Road Trip 2007 in 100 Pictures
Tina and I went on a road trip in late April of 2007. We drove through California, Arizona, New Mexico, Colorado, Wyoming, Idaho, Oregon, and even hit parts of Montana, Utah, and Nevada. Total time was 2 weeks and we drove over 5,000 miles. We now present to you 100 pictures from this trip (actually less since I removed a few, but close enough)...
Our first major stop as we headed out of California was Joshua Tree National Park. Here is a picture of a baby Joshua Tree. The biggest one in the park is about 40 feet high and is estimated to be around 300 years old. These trees do not have growth rings, so the estimate is determined by average annual growth.
Although named after the aforementioned tree, this park is best known as a rock-climbing mecca. Pictured is "baseball cap rock". This picture doesn't show it very well (took it from the car), but you can see how that single flat boulder just out over the large, round boulder below it.
This is called "skull rock".
The rocks here vary from easy (pictured) to brutal. There is one I remember called "the burrito" and it was pretty much a vertical climb many stories up. I should note that the texture on the rocks is very rough like sandpaper, so be careful even if you are doing casual climbing.
Our next stop was Saguaro National Park in Arizona. You will probably think of this cactus as the cliche type that you see in cartoons and such. There were thousands of these here - it's kind of unreal how you will be in a plain desert with nothing and then suddenly you are surrounded by these things as far as the eye can see.
Here's my ugly mug - we're inside a rock picnicking structure we randomly found in the park. Note that Tina was in charge of the camera 90% of the time (I was in charge of the camcorder, which you can see on the table). This means that you will find a lot of shots of me (often candid and from behind) and you will see lots of pictures of...
...our litttle dog Atty! Here he is surveying the area from the high ground (for him).
Our next stop was White Sands National Monument in southwest New Mexico. These are white sand dunes that were formed from gypsum accumulation.
It was very windy there...
...but our little dune dog enjoyed it nonetheless. Atty is very much at home in sand dunes (he has semi-webbed paws) and I'd go so far as to say it is his favorite environment.
This is a good sampling of the vastness of the dunes. What's interesting is that you will see areas that are slightly darker in color. Walking over them (barefoot), you will feel dampness underneath. Although most dunes are associated with dry desert, this area was very damp (some areas were flooded and uncrossable). The whole thing is sort of a water basin. This was one of my favorite places on the trip because it really was amazingly different than everything else.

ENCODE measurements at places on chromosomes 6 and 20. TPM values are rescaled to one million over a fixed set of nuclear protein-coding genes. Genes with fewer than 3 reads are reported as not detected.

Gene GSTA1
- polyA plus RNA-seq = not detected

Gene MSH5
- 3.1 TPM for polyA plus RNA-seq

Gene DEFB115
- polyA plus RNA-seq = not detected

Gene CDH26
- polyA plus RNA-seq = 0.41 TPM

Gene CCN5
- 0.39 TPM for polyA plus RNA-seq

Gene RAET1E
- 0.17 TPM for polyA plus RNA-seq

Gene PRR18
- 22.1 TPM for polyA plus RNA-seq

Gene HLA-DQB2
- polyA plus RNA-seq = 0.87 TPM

Here is the main entrance to Carlsbad Caverns (New Mexico). This was one of our main goals of the trip.
One thing that is really neat about Carlsbad Caverns is the amount of very distinct formations they have and the clever names they come up with to represent them. One of my other favorites was "mirror pond" because the sign was printed backwards so that you could read it properly in the pool (sorry, no pic of that one).
What really sets CC apart from other caves we've gone to though is the sheer size of the chambers. This particular picture came out great - you can really see the density of the "straw" stalactites.
This just looks weird, so I thought I'd post it. The top almost looke like a baby "Aliens" head.
Another weird formation. Note that I had to toss about 75% of the pictures we took since lighting made it extremely diffucult to get clean shots.
Does this qualify us as an adult website?
This is one of the original ladders used to explore the caves. Yeah, that looks safe.
One thing I really love about caves like this is how organic and alive they feel.
It's almost like you can imagine those things as feelers wiggling. Or the mouth of something, dripping saliva.
Another great shot detailing some nice columns and other formations. On a side note, Tina lost her wallet while we were exploring the caves. Let me tell you, that is a really easy way to put a damper on a road trip. Luckily, it turned up in lost and found the next day (we camped close by, so we just came back to get it).
Here's Tina at a resort in Santa Fe, New Mexico called La Posada de Santa Fe. We actually visited four resorts from the same chain through a special promotion they were having. This was by far the worst of the four, despite the fact that it looks nice here. I wouldn't recommend it. In fact, I'd recommend you stay away from Santa Fe altogether if you could avoid it. Expensive, snooty, and dirty about sums it up.
Here's me making s'mores in a kiln. Yummy!